As we observe Presidents Day on Monday, and the celebration of the 200th anniversary of Abraham Lincoln’s birth on Feb. 12, it is interesting to reflect on how a current president is looking at the record of a one-time chief executive to help address the nation’s ills. That’s due in part to Lincoln working to reunite a nation ruptured by social, sectional and economic issues, and fighting a war that dominated all but a month of his administration.
With no disservice to George Washington, the nation’s first president whose birthday is celebrated Feb. 22, the focus has been on Lincoln, reinforcing a fascination not just with that volatile period of American history but with the man himself.
Much of it may lay with the fact once the myths are swept away, Lincoln was a self-made man in a developing nation, rising from humble store clerk and postmaster in an early Illinois settlement to one of the top lawyers in that state’s judicial circuit. He was a self-effacing man who craved anonymity but found little after he burst on the national scene in an unsuccessful bid for the U.S. Senate that produced highly charged debates between himself and opponent Stephen A. Douglas. And he was a man who took charge of his administration, brought men into his Cabinet who considered themselves his political and mental superiors (as related in Doris Kearns Goodwin’s current best seller, Team of Rivals) and accomplished the mighty feat of ending a divisive, bloody war between the states and starting the nation on the path to reunification.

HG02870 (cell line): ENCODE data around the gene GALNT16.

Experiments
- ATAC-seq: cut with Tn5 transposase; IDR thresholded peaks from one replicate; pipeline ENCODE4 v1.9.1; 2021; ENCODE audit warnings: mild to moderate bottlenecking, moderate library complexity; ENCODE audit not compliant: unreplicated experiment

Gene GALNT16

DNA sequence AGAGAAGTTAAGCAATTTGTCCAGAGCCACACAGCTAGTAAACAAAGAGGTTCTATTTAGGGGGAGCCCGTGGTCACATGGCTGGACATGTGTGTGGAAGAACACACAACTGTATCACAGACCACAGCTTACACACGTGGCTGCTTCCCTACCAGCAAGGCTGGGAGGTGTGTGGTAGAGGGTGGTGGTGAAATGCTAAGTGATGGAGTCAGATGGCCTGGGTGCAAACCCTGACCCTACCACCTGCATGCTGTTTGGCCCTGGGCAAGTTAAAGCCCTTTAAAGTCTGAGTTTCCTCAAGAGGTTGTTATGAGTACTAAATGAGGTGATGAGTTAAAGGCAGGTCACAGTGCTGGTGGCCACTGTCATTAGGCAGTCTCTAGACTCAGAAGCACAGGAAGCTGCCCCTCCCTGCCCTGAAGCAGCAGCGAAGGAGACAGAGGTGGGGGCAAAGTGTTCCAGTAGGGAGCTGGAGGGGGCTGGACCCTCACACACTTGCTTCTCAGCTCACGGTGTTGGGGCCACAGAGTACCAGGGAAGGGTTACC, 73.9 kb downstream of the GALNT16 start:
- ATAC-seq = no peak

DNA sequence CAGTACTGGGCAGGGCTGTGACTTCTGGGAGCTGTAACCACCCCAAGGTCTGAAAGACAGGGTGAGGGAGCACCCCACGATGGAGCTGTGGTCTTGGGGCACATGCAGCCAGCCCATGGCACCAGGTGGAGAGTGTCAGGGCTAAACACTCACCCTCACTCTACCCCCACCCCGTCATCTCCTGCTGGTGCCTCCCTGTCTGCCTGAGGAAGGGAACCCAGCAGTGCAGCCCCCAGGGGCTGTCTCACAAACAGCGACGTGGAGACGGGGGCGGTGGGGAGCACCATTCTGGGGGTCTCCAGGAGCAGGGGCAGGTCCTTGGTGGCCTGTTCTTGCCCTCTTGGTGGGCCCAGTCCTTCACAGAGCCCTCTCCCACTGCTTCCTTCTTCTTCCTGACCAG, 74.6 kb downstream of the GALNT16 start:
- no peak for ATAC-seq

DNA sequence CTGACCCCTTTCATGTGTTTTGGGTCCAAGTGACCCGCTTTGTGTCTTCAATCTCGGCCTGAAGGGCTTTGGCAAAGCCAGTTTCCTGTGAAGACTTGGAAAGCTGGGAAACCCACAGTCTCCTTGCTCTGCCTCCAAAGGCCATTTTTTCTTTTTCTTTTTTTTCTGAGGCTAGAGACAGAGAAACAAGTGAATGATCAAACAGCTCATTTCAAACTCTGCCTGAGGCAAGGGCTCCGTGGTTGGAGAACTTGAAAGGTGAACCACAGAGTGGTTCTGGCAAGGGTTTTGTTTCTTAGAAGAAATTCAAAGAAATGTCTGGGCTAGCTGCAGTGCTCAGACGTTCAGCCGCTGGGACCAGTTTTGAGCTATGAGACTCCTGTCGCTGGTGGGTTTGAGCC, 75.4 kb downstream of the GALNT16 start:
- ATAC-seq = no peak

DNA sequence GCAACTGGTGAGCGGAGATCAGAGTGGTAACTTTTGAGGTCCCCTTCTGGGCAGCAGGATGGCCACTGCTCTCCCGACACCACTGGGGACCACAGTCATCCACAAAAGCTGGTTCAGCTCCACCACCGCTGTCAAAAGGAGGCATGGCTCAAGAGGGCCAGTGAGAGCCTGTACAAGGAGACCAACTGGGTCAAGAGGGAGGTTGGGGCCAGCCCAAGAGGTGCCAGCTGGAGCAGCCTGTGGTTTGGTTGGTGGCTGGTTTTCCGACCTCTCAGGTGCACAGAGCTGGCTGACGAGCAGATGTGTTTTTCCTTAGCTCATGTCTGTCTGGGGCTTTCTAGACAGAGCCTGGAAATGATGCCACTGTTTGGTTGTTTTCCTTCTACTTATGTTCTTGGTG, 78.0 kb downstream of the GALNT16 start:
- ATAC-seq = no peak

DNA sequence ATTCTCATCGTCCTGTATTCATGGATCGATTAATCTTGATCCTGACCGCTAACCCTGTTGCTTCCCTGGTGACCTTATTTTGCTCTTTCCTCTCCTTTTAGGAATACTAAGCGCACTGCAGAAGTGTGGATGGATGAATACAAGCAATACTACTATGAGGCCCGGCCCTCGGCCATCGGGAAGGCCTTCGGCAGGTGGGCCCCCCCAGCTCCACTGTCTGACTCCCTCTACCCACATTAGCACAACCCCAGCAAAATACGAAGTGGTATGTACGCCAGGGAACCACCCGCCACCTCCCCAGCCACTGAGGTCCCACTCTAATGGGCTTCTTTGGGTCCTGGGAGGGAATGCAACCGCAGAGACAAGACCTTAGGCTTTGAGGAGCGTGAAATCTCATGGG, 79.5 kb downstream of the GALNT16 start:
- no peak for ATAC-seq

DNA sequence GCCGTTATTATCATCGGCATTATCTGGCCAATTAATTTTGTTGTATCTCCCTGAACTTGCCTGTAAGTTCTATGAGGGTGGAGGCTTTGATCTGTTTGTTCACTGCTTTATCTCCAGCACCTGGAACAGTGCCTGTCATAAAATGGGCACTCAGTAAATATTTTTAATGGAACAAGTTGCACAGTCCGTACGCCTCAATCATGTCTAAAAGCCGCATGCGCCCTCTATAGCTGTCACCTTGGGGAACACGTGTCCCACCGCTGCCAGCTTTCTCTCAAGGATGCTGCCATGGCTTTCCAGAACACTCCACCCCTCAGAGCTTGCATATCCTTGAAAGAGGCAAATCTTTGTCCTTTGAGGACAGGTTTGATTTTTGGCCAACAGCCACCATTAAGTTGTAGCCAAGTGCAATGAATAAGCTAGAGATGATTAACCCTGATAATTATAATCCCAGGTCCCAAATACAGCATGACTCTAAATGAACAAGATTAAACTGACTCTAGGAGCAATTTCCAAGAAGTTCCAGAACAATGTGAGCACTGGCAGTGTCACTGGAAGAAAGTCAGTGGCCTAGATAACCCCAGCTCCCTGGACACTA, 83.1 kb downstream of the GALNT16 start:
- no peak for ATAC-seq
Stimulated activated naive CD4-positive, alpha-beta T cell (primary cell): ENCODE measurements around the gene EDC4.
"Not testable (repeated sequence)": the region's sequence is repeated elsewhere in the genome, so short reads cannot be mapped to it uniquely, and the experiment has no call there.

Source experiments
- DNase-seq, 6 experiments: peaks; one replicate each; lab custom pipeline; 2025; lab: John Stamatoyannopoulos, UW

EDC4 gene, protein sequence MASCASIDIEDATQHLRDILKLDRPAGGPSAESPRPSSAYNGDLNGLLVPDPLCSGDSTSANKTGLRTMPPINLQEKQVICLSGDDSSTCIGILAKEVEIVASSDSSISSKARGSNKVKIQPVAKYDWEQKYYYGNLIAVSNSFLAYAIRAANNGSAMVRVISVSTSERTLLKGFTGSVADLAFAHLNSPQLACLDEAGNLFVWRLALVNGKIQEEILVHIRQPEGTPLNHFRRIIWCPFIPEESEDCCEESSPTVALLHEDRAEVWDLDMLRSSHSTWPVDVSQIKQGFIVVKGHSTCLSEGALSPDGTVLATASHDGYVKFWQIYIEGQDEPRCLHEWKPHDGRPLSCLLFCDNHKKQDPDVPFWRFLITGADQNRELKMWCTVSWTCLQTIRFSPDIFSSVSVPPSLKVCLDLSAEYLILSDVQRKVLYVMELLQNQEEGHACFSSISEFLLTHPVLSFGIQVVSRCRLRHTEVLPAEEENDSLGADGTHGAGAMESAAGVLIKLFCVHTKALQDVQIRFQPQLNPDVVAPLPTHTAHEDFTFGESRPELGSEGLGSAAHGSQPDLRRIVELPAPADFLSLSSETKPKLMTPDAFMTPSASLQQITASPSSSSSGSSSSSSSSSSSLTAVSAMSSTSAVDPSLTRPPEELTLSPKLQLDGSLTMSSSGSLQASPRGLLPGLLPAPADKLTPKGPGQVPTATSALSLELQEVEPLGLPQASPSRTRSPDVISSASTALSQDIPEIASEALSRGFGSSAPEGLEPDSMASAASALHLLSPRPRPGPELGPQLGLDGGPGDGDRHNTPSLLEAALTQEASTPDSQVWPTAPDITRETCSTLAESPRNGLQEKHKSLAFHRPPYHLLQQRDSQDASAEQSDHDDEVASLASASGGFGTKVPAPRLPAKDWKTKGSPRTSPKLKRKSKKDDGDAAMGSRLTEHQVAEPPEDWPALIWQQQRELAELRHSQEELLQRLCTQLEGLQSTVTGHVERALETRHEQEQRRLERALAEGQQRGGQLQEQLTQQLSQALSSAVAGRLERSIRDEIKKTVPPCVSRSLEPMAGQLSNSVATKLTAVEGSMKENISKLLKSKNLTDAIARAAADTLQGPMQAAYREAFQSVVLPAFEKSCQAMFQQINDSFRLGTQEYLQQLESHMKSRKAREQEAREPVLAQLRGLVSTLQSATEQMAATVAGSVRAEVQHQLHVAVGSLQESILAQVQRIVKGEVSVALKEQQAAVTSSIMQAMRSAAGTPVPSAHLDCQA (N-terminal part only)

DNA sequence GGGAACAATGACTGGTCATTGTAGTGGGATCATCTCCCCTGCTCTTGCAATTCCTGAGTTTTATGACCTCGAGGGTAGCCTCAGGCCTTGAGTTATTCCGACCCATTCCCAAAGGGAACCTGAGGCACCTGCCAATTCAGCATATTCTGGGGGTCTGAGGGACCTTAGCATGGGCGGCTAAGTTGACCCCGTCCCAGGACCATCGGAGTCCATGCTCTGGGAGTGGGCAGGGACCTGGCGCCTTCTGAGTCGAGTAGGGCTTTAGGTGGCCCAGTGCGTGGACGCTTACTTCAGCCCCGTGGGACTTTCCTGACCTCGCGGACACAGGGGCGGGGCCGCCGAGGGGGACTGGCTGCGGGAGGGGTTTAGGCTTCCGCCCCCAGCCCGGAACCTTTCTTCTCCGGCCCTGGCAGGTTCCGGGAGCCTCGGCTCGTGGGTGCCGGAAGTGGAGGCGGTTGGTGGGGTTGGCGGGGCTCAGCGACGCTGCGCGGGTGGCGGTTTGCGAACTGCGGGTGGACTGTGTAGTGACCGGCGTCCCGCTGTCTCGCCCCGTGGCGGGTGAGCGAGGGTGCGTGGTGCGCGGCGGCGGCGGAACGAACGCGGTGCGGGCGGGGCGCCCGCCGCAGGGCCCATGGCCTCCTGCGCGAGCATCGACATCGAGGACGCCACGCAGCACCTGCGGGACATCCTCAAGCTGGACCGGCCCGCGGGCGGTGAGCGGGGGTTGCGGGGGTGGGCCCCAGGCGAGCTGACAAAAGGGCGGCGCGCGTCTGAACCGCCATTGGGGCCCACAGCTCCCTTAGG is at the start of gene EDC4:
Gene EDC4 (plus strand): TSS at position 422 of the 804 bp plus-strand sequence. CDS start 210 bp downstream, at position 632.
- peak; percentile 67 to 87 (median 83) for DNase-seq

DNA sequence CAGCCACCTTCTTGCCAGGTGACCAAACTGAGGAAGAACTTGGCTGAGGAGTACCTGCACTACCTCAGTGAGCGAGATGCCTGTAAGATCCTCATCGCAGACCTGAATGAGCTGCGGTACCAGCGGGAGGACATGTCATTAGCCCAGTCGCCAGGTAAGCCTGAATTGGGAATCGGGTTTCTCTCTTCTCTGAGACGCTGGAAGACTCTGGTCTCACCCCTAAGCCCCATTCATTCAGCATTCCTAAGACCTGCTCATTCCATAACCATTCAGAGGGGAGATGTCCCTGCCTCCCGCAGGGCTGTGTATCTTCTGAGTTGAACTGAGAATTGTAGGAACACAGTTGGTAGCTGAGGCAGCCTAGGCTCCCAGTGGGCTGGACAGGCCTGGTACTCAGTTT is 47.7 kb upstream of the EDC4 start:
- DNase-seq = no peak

We are also intrigued by the contradictions history presents about the man. Compassionate, yet unable to deal with the emotional problems of his wife and the loss of their children at early ages; a humorist who battled bouts of melancholy; an advocate of democracy forced to suspend civil liberties in wartime; and the man whose Emancipation Proclamation freed the slaves but who still possessed what historian Michael Beschloss called “shockingly retrograde” views on race relations.
Even his assassination less than a week after the Civil War ended remains a topic of discussion and study today.
The opposing poles of his nature point to another reason the 16th president remains compelling: He was a complex human being, as all of us are, and therefore, more accessible and identifiable to all of us.
And the lessons of his four years in the White House and the character that created them remain an inspiration to us nearly 150 years since his inauguration.